Background . Although pulmonary hypertension complicating dilated cardiomyopathy has been shown to be a significant risk factor for graft failure after heart transplantation, the upper limits of pulmonary vascular resistance (PVR) that would contraindicate pediatric heart transplantation are not known. Methods . A retrospective review of all pediatric orthotopic heart transplant (OHT) performed at our institution from 2002 to 2007 was performed. Seven patients with PVR Wood's units (WU) prior to transplant were compared pre- and postoperatively with 20 matched controls with PVR WU. All pulmonary vasodilator therapies used are described as well as outcomes during the first year posttransplant. Results . The mean PVR prior to transplantation in the 7 study cases was (range 6–22) WU, compared to mean PVR of WU (0.56–4.5) in the controls (). All patients with elevated PVR were treated pre-OHT with either Sildenafil or Bosentan. Post-OHT, case patients received a combination of sildenafil, iloprost, and inhaled nitric oxide. All 7 case patients survived one year post-OHT, and there was no statistical difference between cases and controls for hospital stay, rejection/readmissions, or graft right ventricular failure. Mean PVR in the cases at one and three months post-OHT was not significantly different between the two groups. Only one of the cases required prolonged treatment with iloprost after OHT. Conclusions . A PVR above 6 WU should not be an absolute contraindication to heart transplantation in children.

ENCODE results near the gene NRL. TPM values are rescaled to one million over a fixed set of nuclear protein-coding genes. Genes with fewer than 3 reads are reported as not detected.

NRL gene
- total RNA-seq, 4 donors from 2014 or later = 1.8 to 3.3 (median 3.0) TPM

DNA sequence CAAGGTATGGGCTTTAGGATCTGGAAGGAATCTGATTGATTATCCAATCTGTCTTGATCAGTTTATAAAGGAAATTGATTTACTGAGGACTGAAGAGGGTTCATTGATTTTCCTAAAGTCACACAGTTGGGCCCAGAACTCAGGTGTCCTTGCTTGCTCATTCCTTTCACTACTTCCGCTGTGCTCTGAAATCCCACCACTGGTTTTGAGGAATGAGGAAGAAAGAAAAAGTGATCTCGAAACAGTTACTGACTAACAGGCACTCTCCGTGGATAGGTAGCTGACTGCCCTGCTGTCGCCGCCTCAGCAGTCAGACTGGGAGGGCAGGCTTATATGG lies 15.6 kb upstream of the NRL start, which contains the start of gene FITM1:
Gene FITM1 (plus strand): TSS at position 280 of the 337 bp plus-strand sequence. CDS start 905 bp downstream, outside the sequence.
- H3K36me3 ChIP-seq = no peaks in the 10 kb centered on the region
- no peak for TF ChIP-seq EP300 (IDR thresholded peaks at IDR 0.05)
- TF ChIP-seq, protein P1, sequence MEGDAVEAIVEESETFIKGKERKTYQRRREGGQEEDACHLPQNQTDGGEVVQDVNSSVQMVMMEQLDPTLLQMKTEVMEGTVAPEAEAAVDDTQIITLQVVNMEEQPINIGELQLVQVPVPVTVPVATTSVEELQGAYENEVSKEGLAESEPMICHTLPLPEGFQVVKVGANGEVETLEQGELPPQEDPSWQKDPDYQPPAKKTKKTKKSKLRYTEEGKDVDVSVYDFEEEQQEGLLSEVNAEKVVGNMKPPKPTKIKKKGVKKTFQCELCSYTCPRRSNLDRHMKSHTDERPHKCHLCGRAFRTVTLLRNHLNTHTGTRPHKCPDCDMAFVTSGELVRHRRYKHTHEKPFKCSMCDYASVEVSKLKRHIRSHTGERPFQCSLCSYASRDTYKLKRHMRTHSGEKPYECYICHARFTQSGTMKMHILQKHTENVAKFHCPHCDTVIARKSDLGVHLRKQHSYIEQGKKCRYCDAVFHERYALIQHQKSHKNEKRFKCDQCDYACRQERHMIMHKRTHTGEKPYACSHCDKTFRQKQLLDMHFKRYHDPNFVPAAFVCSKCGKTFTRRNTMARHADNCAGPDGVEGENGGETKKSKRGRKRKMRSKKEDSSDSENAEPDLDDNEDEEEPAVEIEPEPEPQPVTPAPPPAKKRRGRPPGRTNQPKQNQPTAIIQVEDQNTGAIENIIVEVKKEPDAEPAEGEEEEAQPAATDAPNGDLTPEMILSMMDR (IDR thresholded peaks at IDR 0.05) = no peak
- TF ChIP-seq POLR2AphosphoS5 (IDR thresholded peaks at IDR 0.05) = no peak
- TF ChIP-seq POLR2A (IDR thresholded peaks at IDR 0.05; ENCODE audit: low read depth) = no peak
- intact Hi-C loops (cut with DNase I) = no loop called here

Daftari, B., Alejos, J. C., & Perens, G. (2010). Initial Experience with Sildenafil, Bosentan, and Nitric Oxide for Pediatric Cardiomyopathy Patients with Elevated Pulmonary Vascular Resistance before and after Orthotopic Heart Transplantation. Journal of Transplantation, 2010, 1–6. https://doi.org/10.1155/2010/656984